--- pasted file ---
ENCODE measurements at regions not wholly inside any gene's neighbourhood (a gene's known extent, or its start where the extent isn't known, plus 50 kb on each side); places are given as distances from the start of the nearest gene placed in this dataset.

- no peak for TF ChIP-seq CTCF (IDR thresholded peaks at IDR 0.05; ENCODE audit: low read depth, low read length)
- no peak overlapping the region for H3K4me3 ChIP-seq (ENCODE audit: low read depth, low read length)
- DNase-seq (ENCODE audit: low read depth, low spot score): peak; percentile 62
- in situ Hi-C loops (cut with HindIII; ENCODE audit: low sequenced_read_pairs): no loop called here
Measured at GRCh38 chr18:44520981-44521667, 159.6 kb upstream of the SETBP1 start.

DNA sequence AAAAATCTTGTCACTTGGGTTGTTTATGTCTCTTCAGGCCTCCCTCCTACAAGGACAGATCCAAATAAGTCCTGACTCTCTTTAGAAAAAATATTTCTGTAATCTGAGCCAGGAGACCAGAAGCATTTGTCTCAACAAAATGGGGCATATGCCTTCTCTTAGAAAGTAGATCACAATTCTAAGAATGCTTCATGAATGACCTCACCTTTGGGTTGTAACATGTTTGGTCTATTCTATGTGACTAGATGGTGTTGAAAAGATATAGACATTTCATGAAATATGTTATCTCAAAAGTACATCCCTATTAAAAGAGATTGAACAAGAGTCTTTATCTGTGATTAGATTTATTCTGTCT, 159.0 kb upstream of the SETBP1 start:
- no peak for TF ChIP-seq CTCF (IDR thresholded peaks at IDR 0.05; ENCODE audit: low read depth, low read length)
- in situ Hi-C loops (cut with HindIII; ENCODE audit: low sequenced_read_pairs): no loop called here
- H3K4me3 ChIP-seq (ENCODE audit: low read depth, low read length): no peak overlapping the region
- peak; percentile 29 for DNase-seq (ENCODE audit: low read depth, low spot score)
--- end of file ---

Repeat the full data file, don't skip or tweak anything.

ENCODE measurements at regions not wholly inside any gene's neighbourhood (a gene's known extent, or its start where the extent isn't known, plus 50 kb on each side); places are given as distances from the start of the nearest gene placed in this dataset.

- no peak for TF ChIP-seq CTCF (IDR thresholded peaks at IDR 0.05; ENCODE audit: low read depth, low read length)
- no peak overlapping the region for H3K4me3 ChIP-seq (ENCODE audit: low read depth, low read length)
- DNase-seq (ENCODE audit: low read depth, low spot score): peak; percentile 62
- in situ Hi-C loops (cut with HindIII; ENCODE audit: low sequenced_read_pairs): no loop called here
Measured at GRCh38 chr18:44520981-44521667, 159.6 kb upstream of the SETBP1 start.

DNA sequence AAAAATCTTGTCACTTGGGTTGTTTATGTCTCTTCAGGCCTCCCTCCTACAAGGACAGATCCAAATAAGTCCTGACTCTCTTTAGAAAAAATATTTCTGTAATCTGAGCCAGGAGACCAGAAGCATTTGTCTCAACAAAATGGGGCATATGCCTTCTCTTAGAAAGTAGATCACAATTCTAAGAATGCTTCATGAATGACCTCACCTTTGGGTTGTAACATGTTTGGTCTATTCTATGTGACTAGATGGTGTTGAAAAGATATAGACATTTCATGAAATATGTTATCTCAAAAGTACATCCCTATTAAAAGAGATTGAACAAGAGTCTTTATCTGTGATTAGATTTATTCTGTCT, 159.0 kb upstream of the SETBP1 start:
- no peak for TF ChIP-seq CTCF (IDR thresholded peaks at IDR 0.05; ENCODE audit: low read depth, low read length)
- in situ Hi-C loops (cut with HindIII; ENCODE audit: low sequenced_read_pairs): no loop called here
- H3K4me3 ChIP-seq (ENCODE audit: low read depth, low read length): no peak overlapping the region
- peak; percentile 29 for DNase-seq (ENCODE audit: low read depth, low spot score)